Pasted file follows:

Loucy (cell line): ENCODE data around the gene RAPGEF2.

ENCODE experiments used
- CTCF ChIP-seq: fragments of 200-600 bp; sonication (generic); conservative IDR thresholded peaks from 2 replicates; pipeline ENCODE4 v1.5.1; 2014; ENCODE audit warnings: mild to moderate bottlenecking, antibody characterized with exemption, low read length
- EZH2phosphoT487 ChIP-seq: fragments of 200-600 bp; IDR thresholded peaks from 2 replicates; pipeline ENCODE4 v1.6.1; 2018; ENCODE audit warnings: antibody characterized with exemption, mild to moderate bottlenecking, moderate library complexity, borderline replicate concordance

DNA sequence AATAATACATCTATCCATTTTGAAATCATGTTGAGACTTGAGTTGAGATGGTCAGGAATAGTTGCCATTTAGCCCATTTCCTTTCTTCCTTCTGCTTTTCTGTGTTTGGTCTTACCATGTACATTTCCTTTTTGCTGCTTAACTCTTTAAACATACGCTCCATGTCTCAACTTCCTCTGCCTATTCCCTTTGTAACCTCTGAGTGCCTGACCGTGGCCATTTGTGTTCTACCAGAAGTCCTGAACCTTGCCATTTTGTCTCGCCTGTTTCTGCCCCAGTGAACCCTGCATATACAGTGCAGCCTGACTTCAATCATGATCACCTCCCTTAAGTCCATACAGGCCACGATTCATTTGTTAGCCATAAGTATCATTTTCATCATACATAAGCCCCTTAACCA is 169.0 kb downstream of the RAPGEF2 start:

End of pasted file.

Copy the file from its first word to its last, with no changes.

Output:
Loucy (cell line): ENCODE data around the gene RAPGEF2.

ENCODE experiments used
- CTCF ChIP-seq: fragments of 200-600 bp; sonication (generic); conservative IDR thresholded peaks from 2 replicates; pipeline ENCODE4 v1.5.1; 2014; ENCODE audit warnings: mild to moderate bottlenecking, antibody characterized with exemption, low read length
- EZH2phosphoT487 ChIP-seq: fragments of 200-600 bp; IDR thresholded peaks from 2 replicates; pipeline ENCODE4 v1.6.1; 2018; ENCODE audit warnings: antibody characterized with exemption, mild to moderate bottlenecking, moderate library complexity, borderline replicate concordance

DNA sequence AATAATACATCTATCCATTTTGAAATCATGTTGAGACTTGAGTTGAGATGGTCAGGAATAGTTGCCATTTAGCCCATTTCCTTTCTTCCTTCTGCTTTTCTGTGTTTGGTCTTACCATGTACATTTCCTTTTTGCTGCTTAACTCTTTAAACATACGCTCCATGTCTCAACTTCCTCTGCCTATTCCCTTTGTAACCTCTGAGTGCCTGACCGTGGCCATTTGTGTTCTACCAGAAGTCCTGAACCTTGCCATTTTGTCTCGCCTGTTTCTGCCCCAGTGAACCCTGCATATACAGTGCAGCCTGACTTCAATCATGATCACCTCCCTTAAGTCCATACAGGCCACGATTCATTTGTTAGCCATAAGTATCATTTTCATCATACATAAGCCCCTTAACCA is 169.0 kb downstream of the RAPGEF2 start: